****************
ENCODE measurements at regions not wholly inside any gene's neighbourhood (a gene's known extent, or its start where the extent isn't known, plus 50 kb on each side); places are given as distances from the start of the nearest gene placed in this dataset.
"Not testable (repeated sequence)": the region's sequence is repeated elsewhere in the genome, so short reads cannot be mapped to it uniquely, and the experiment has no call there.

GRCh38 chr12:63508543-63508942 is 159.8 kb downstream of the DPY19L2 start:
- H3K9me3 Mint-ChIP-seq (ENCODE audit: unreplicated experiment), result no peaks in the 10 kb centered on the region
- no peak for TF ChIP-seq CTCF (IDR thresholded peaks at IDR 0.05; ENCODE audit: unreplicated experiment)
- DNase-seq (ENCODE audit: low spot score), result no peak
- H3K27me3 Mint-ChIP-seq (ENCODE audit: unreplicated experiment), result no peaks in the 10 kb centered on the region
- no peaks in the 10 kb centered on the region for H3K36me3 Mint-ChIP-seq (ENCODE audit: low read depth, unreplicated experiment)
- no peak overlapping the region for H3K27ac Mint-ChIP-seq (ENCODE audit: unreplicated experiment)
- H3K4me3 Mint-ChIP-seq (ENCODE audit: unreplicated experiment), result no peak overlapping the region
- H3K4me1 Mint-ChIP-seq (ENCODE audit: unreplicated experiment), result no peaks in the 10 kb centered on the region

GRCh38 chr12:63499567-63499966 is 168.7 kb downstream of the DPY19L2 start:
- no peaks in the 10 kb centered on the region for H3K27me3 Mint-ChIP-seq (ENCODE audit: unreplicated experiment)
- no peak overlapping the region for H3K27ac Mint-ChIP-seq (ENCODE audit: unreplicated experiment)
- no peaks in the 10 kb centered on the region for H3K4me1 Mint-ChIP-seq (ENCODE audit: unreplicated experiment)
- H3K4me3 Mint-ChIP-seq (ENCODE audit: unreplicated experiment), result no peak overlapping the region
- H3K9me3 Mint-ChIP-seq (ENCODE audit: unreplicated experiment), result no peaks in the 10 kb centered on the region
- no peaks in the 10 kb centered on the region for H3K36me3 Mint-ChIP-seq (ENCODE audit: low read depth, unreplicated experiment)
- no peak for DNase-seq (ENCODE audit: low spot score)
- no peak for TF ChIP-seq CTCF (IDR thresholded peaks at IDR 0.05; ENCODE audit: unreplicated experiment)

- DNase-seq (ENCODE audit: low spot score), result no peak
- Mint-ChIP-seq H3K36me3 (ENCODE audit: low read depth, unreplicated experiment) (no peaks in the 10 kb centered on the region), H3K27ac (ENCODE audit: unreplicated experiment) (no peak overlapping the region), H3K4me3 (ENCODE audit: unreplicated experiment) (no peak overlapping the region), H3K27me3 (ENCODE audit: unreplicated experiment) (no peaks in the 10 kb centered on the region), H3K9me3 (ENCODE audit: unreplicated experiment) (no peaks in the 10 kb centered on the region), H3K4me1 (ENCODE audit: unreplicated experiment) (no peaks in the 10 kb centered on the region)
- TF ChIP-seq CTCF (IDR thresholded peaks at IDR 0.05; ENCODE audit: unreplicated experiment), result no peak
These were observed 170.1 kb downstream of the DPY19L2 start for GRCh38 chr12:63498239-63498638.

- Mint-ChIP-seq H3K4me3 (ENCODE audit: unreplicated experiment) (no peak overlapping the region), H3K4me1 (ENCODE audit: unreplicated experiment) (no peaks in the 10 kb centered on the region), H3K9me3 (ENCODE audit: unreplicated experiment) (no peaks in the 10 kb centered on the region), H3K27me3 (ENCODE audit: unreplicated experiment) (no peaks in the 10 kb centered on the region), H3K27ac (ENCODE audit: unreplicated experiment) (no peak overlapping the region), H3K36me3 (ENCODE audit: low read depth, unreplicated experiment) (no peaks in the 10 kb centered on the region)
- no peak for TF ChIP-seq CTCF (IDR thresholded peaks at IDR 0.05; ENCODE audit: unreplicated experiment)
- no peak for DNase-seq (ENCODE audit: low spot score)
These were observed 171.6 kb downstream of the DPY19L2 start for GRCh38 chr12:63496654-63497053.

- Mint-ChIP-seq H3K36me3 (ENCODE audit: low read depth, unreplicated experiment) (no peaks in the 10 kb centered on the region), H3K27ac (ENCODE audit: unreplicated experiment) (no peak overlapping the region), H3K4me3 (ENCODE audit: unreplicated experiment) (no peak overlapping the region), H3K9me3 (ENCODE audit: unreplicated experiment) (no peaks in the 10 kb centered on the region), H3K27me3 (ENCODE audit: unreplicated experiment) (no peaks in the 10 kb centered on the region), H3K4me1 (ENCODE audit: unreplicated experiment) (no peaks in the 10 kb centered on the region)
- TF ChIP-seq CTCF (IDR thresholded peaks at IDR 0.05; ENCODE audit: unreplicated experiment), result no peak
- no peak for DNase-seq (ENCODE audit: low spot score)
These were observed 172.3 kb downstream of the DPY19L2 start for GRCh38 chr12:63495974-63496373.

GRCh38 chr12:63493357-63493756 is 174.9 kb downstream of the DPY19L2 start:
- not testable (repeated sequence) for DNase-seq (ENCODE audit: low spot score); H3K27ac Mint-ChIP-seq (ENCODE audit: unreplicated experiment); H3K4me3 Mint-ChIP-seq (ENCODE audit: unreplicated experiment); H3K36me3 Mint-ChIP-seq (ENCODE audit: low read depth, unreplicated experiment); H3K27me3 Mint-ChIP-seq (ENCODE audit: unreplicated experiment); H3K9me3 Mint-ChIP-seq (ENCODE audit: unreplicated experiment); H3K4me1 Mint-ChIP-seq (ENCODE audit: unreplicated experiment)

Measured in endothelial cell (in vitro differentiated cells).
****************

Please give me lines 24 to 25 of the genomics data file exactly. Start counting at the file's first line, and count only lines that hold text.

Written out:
These were observed 170.1 kb downstream of the DPY19L2 start for GRCh38 chr12:63498239-63498638.

- Mint-ChIP-seq H3K4me3 (ENCODE audit: unreplicated experiment) (no peak overlapping the region), H3K4me1 (ENCODE audit: unreplicated experiment) (no peaks in the 10 kb centered on the region), H3K9me3 (ENCODE audit: unreplicated experiment) (no peaks in the 10 kb centered on the region), H3K27me3 (ENCODE audit: unreplicated experiment) (no peaks in the 10 kb centered on the region), H3K27ac (ENCODE audit: unreplicated experiment) (no peak overlapping the region), H3K36me3 (ENCODE audit: low read depth, unreplicated experiment) (no peaks in the 10 kb centered on the region)